App policies and Use case scenarios

Although you can choose which apps are available through Secure Hub, you might also want to define how those apps interact with Endpoint Management. Use app policies:

  • If you want users to authenticate after a certain time period passes.
  • If you want to provide users offline access to their information.

The following sections include some of the policies and example usage. For a list of all MDX policies per platform, see MDX Policies at a Glance.

Authentication policies

  • Device passcode

    Why use this policy: Enable the Device passcode policy to enforce that a user can access an MDX app only if the device has a device PIN enabled. This feature ensures use of iOS encryption at the device level and for the MDX container.

    User example: Enabling this policy means that the user must set a PIN code on their iOS device before they can access the MDX app.

  • App passcode

    Why use this policy: Enable the App passcode policy to have Secure Hub prompt a user to authenticate to the managed app before they can open the app and access data. The user might authenticate with their Active Directory password, Citrix PIN, or iOS TouchID, depending what you configure under Settings > Client Properties in the Endpoint Management console. You can set an inactivity timer in Client Properties so that Secure Hub doesn’t prompt the user to reauthenticate to the managed app until the timer expires.

    The app passcode differs from a device passcode. With a device passcode policy pushed to a device, Secure Hub prompts the user to configure a passcode or PIN. The user must unlock their device when they turn on the device or when the inactivity timer expires. For more information, see Authentication in Endpoint Management.

    User example: When opening the Citrix Secure Web application on the device, the user must enter their Citrix PIN before they can browse websites if the inactivity period is expired.

  • micro VPN session required

    Why use this policy: If an application requires access to a web app (web service) to run, enable this policy. Endpoint Management then prompts the user to connect to the enterprise network or have an active session before using the app.

    User example: When a user attempts to open an MDX app that has the micro VPN session required policy enabled: They can’t use the app until they connect to the network. The connection must use a cellular or Wi-Fi service.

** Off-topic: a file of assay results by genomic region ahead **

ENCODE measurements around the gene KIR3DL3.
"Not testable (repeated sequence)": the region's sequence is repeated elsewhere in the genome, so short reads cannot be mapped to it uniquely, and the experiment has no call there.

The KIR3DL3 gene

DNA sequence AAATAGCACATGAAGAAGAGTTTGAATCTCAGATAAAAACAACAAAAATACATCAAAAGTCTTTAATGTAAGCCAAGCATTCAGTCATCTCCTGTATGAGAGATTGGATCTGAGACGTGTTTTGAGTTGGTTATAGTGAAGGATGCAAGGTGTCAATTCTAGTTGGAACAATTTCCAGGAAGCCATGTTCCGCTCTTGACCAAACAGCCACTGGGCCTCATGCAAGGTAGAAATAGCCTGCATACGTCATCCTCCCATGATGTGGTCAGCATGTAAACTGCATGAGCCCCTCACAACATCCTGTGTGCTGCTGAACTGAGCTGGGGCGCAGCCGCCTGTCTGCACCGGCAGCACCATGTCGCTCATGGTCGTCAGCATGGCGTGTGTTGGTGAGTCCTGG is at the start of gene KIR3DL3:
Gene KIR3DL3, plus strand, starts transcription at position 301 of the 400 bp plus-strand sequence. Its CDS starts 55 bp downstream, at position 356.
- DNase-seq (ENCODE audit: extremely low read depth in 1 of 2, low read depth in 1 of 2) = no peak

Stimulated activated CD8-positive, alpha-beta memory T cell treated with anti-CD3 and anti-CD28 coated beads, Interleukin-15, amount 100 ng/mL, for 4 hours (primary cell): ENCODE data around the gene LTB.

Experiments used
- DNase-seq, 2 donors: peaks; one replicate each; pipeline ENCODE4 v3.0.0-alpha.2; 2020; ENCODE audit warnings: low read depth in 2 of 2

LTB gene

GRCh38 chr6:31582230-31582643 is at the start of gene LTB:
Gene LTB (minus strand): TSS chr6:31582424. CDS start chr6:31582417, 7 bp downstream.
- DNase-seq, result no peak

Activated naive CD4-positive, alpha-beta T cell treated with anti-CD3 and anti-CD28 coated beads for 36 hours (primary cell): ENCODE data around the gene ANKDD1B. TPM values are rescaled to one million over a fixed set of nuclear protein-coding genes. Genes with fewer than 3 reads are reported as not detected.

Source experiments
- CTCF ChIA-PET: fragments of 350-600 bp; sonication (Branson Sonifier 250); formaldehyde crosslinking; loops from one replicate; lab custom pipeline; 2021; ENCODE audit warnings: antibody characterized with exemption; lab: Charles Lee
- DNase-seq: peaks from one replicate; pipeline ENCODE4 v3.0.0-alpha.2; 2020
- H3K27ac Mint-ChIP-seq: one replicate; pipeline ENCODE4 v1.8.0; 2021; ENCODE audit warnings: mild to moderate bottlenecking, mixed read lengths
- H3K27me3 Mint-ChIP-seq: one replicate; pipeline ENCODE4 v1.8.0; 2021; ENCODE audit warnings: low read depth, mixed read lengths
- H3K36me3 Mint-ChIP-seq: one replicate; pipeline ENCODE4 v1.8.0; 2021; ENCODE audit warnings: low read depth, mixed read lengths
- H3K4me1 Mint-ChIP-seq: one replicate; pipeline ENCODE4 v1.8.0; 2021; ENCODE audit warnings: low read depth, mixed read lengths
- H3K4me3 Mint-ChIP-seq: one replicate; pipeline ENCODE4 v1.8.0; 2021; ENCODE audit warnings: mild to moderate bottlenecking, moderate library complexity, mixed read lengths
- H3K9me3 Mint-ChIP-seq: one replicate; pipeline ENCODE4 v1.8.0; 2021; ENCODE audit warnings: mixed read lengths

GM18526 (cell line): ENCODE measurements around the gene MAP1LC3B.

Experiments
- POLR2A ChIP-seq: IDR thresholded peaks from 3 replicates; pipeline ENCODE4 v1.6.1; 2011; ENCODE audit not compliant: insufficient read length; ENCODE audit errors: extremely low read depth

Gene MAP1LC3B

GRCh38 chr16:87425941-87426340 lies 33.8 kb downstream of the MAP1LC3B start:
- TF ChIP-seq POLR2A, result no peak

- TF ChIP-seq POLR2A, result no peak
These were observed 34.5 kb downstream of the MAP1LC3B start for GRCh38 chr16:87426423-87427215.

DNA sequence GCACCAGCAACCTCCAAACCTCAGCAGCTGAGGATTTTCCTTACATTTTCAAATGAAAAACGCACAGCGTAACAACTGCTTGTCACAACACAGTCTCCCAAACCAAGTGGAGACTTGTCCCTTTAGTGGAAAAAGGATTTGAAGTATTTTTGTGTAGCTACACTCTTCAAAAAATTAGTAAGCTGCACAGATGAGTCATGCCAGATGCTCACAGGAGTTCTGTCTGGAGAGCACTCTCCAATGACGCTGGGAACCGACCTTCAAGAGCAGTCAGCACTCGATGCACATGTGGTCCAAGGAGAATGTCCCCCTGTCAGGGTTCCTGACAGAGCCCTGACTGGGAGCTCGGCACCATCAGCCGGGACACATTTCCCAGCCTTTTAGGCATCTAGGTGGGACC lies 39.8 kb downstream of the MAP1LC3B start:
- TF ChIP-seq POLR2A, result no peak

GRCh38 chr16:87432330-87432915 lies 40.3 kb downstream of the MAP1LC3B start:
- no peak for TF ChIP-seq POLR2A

• Maximum offline period

    Why use this policy: Use this policy as an extra security option. The policy ensures that users who run an app offline for a specified duration must reconfirm app entitlement and refresh policies.

    User example: If you configure an MDX app with a Maximum offline period, the user can open and use the app offline until the offline timer period expires. At that point, the user must connect back to the network via cellular or Wi-Fi service and reauthenticate, if prompted.

Miscellaneous access policies

  • App update grace period (hours)

    Why use this policy: The app update grace period is the time available to the user before they must update an app that has a newer version released in the app store. At the point of expiry, the user must update the app before they can gain access to the data in the app. When setting this value, keep in mind the needs of your mobile workforce, particularly users who might experience long periods offline when traveling internationally.

    User example: You load a new version of Secure Mail in the app store and then set an app update grace period of 6 hours. Secure Hub users then have 6 hours to upgrade Secure Mail before they are routed to the app store.

  • Active poll period (minutes)

    Why use this policy: The active poll period is the interval at which Endpoint Management checks apps for when to perform security actions, such as App Lock and App Wipe.

    User example: If you set the Active poll period policy to 60 minutes and then send the App Lock command, the lock occurs within 60 minutes of the last poll.

Encryption policies

Why use these policies: Endpoint Management includes a secret vault with a strong encryption layer that Citrix mobile productivity apps use to persist sensitive data. The data, such as passwords and encryption keys, gets encrypted on the device without a dependence on the platform-native keystores. As a result, if the device becomes compromised in any way, corporate data remains encrypted in the MDX container. Endpoint Management obfuscates the data before transferring it outside of the container.

User example: If the device owner did not set a device PIN or the device PIN becomes compromised, the corporate data inside the Secure Hub container remains secure.

App interaction policies

Why use these policies: Use App Interaction policies to control the flow of documents and data from MDX apps to other apps on the device. For example, you can prevent a user from:

  • moving data to their personal apps outside of the container
  • pasting data from outside of the container into the containerized apps

User example: You set an App interaction policy to Restricted, which means a user can copy text from Secure Mail to Secure Web. The user can’t copy that data to their personal Safari or Chrome browser that is outside the container. In addition, a user can open an attached document from Secure Mail into Citrix Files or QuickEdit. The user can’t open the attached document in their own personal file viewing apps that are outside the container.

App Restrictions policies

Why use these policies: Use App Restriction policies to control what features users can access from an MDX app while it is open. The restrictions help to ensure that no malicious activity can take place while the app is running. The App Restriction policies vary slightly between iOS and Android. For example, in iOS you can block access to iCloud while the MDX app is running. In Android, you can stop NFC use while the MDX app is running.

User example: Suppose that you enable the App Restriction policy to block dictation on iOS in an MDX app. As a result, the user can’t use the dictate function on the iOS keyboard while the MDX app is running. Thus, data that users dictate isn’t passed to the unsecure third-party cloud dictation service. When the user opens their personal app outside of the container, the dictate option remains available to the user for their personal communications.

App Network Access policies